Five Takeaways from the Wine Media Conference

I just returned from a weekend at the always entertaining, yet still educational, Wine Media Conference.  This conference was put on the backburner in 2020 because of Covid restrictions.  This year, we saw a smaller conference, but it wasn’t scaled down in terms of quality content.

I *loved* the slower pace of this conference.  After attending the wild & crazy conferences of the past, where you roam the halls of the Corning Radisson listening for voices and looking for propped open doors, or play raucous rounds of “Cards Against Humanity” and have 30+ bottles of wine on a desk at the Buellton Marriott, it was nice to have this one be more relaxed. Yes, there were room parties, but they were smaller, more intimate gatherings of old and new friends alike.  And of course, the amazing, welcoming crew from Troon Vineyard opened their suite to us so we could socialize and enjoy their wines during the lunch break one day.

As always, there were some great snippets to take from the conference.

1.  Roll with the Punches

The past year and a half has felt apocalyptic in nature.  The wineries we all know and love weren’t immune to the blows that Covid dealt.  In fact, as a branch of the restaurant industry, they were hit *really* hard.  This was evident in the participation that we saw.  In years past, there were more wineries, wine regions, etc. than I could fathom who participated.  This year, there were a handful.  This conference served as a good reminder that businesses are still struggling and if we want them to survive, we need to support them.

There were hiccups with both excursion dinners.  The hiccups were no fault of either the wineries, or the organizers.  The hiccups were a glaring beacon, complete with strobe lighting and sirens, of the challenges the hospitality industry as a whole is facing.

2.  Check Yourself Before You Wreck Yourself (aka Check Your Privilege)

One of the main complaints I saw from the hiccups in the excursion dinners was the fact that the locations were either not prepared for us, or not honoring our industry privilege.  Yes.  I said privilege.  We’ve all come to enjoy our ability to stroll into wineries, receive free tastings, an elevated experience, or something to that liking.  The conferences of years past gave us generous pours, great food, and memories to last a lifetime.

This year, it didn’t happen to our liking.  One thing to keep in mind is that by the time the conference came to town, Oregon had been fully open for a month and change.  Places are severely short staffed, because the industry is still recovering from the roundhouse kicks that hit the industry square in the solar plexus.

Am I guilty of having this privileged mindset?  You’re damn right I am.  However, we need to place ourselves into the shoes of those in the hospitality industry right now. Now isn’t the time to bitch and moan about what went wrong.  Instead, they need to be hyped up for what they did *RIGHT*.  So instead of ripping someplace apart because they didn’t give you a free tasting, say, “(insert place name here) was fabulous in accommodating us on an already busy, beautiful Friday night, that was made even crazier by us conference attendees darkening their door!”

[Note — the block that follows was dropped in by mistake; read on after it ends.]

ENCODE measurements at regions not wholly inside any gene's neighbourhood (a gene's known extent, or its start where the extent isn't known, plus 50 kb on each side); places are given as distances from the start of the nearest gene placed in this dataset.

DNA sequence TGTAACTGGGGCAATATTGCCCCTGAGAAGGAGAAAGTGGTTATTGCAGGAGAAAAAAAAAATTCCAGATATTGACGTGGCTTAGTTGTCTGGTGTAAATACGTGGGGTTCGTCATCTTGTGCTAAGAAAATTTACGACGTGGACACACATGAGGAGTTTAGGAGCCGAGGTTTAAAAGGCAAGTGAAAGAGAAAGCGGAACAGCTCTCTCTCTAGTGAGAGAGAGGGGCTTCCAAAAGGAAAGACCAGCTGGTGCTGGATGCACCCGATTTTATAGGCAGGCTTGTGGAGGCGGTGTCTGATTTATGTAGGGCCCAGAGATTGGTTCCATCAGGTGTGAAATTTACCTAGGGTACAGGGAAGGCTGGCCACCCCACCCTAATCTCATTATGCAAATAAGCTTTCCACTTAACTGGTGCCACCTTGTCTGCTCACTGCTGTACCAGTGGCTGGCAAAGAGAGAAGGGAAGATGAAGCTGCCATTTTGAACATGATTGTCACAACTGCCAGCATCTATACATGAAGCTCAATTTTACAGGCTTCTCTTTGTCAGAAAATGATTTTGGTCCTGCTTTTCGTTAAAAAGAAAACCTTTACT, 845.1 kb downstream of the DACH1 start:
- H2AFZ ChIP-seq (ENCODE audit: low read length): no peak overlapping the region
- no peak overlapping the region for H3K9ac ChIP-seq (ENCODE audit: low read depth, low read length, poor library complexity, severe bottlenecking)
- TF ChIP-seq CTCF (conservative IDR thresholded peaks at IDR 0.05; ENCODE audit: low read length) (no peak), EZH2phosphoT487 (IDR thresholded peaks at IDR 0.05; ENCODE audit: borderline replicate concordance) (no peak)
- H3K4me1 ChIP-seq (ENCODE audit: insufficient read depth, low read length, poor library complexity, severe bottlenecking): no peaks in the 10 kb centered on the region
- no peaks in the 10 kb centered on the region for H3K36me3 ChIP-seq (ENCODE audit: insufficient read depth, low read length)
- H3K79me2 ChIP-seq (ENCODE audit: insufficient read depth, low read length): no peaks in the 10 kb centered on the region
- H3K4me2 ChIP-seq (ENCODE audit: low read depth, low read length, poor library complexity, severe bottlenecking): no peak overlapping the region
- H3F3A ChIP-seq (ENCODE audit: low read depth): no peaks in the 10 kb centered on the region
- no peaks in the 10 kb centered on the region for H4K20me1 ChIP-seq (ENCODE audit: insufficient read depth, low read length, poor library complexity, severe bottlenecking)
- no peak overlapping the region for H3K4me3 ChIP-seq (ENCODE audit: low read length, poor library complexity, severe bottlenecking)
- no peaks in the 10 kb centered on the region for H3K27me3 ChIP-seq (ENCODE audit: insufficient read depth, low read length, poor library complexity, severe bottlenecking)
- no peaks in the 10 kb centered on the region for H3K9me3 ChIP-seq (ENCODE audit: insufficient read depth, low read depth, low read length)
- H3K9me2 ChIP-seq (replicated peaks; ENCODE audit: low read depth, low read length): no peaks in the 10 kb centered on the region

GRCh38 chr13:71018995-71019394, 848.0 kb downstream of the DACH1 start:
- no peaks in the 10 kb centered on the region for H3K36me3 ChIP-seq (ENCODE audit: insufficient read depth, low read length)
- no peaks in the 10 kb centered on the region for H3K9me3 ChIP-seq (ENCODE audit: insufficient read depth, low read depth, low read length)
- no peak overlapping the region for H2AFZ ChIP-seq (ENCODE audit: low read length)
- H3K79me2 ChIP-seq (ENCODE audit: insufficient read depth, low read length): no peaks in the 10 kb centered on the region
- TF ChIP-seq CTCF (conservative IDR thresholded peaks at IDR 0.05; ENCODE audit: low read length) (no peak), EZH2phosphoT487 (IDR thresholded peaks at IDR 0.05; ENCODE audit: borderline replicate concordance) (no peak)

3.  Offer Up Your Strengths

A common theme throughout the conference was “How can we, as media professionals, help our favorite wineries and/or wine regions?”  Austin Beeman gave a fabulous presentation that covered this point in depth.

As content creators/bloggers/influencers, we have a set of skills that can be turned into some form of a revenue stream for us or, at the very least, shared with the places we frequent.  We’re social media marketers by trade.  We know the ins and outs of Facebook and Twitter algorithms, what hashtags to use, what times to post to get the optimal amount of engagement, etc.  Why not turn that expertise into a service provided to a smaller winery that is struggling?  Even if it’s just a simple, “Hey, what I can I do to benefit you?” Your favorite spots will, at the very least, be thankful you offered.

4.  Be Authentic and Show Your Work!

Cyril Penn, Editor in Chief of Wine Business Monthly, was our keynote.  During that time, he reminded us that authenticity is king, and that it never hurts to show our work.

As bloggers, we’re often lumped into our own separate category apart from “traditional” media.  Cyril’s keynote encouraged us, as bloggers, to step up and “show our work” as being of value and that we are worthy of the sounding boards and resources that the traditional media has relied on for years and years.

5.  Appreciate Our Resources and Advancements

In order to gain access to the conference, you had to have one of two things.  Proof of vaccination status or a negative PCR test within 72 hours of the conference start.  It was announced that almost everyone attending had been vaccinated for Covid-19.  This served as a chilling reminder that we are lucky to live where we do in the world today.

All in all, the conference was well worth the money spent.  The opportunity to reunite with old friends and make new connections was priceless.

For more conference content from myself and other other participants, you can search #wmc21 on social media platforms such as Twitter, TikTok, and Instagram.

*Disclaimer*  In exchange for a reduced conference registration fee, I agreed to write a minimum number of posts regarding the conference content, sponsors, or host area.

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